9 Presentation of the Annual Report to the Portuguese authorities 7 By Paula Betencourt, private office of the President The presentation of the annual report essentially followed on from the previous day s presentation to the European Parliament s Budgetary Control Committee, and emphasised those aspects of the annual report that were relevant for Portugal. From left to right: Dr António Santos Carvalho, Judge, Portuguese Court of Auditors Prof. Guilherme d Oliveira Martins, President, Portuguese Court of Auditors, Vítor Caldeira, ECA President On 6 November 2014 at Portugal s Tribunal de Contas in Lisbon, Vítor Caldeira, the President of the European Court of Auditors (ECA), presented the 2013 annual report to the national authorities responsible for managing and scrutinising EU funds. The event was attended by the vice-chairman of the Portuguese parliament s Budget, Finance and Public Administration Committee, representatives from various government ministries (e.g. Defence, Justice and Health), the Ministry of Finance s Directorate- General for the Budget, the Development and Cohesion Agency, fund payment managers and bodies, the Inspectorate-General of Finance, and the sectoral inspectorates of various ministries. The presentation was broadcast as a videoconference to the Tribunal de Contas regional sections for Madeira and the Azores. After the presentation, Mr Caldeira answered questions from journalists and met with the Deputy Minister for Regional Development, who is responsible in Portugal for the National Partnership Agreement. Mr Caldeira took advantage of the occasion to stress the need for improvements in providing information about the national accounts and in the accounting procedure, and for the report to place greater emphasis on the results obtained, whether at EU or national level. In this regard, he felt that increased cooperation between the ECA and the Member States SAIs was essential, in particular when assessing the impact of the Europe 2020 strategy. In conclusion, Mr Caldeira stressed that the choice was not between spending money, obeying rules and obtaining results; the primary aim was to manage all three aspects at the same time. Only in this way could accounting procedures protect the public s financial interests, promote a climate of trust and ensure that EU funds were put to the best possible use.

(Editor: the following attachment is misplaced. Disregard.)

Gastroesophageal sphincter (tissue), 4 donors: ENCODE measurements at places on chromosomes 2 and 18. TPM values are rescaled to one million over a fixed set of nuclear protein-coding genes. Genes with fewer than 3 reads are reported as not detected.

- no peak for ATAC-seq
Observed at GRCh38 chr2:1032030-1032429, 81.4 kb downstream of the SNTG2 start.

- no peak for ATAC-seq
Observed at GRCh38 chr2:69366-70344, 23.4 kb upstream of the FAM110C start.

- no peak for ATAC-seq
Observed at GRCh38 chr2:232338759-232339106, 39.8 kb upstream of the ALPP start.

10 Presentation of ECA annual and other reports in The Hague By Gaston Moonen, head of private office 8 - Both on 5 and 6 November Mr Brenninkmeijer gave several interviews broadcasted on Dutch national television and radio and published in many national newspapers. Mr Alex Brenninkmeijer handing over the ECA 2013 Annual Report to Mr Mark Harbers, Member of the Dutch Parliament and chairman of the Public Accounts Committee For the Dutch Member of the ECA, Alex Brenninkmeijer, it was the first time he presented an ECA annual report. Together with his private office staff, he undertook a range of activities on 5 and 6 November 2014 to give a high exposure to the main messages of the 2013 Annual Report but also of recent other ECA publications: - To obtain the reactions of the European Parliament he attended the discussion of the 2013 Annual Report in the Budgetary Control Committee; In his presentations Mr Brenninkmeijer underlined that for this 20 th negative Statement of Assurance the Discharge Authorities and the Member States should give follow-up with concrete measures to improve EU financial management. Otherwise the ECA should focus more on performance auditing. Performance should also exactly be the focus of the new Commission when improving its management. Mr Brenninkmeijer highlighted the current focus on input and absorption, particularly in Member States, while the issue that really matters to Dutch and European citizens is what the impact of EU programmes and policies have been. Mr Brenninkmeijer also highlighted the need for Europe, including the ECA, to include in plain language (as the ECA did in its summary EU audit in brief ) so that it is understandable to the citizens what the EU is doing, why it is doing it and what it has led to. - Right after the press conference of the President and Mr Lazarou on 5 November, he gave a briefing to the correspondents for the Dutch media in Brussels; - He spoke with the Dutch Minister of Finance to provide the main ECA messages and his main concerns concerning EU financial management issues; - Hosted by the Dutch SAI Mr Brenninkmeijer gave a presentation, followed by a discussion, to EU policy specialists and staff responsible for financial management issues of several Dutch ministries and the Dutch SAI; - On 6 November he presented the main findings of the ECA to a combined meeting of the parliamentary committees of the Dutch Public Accounts Committee and the European Affairs Committee;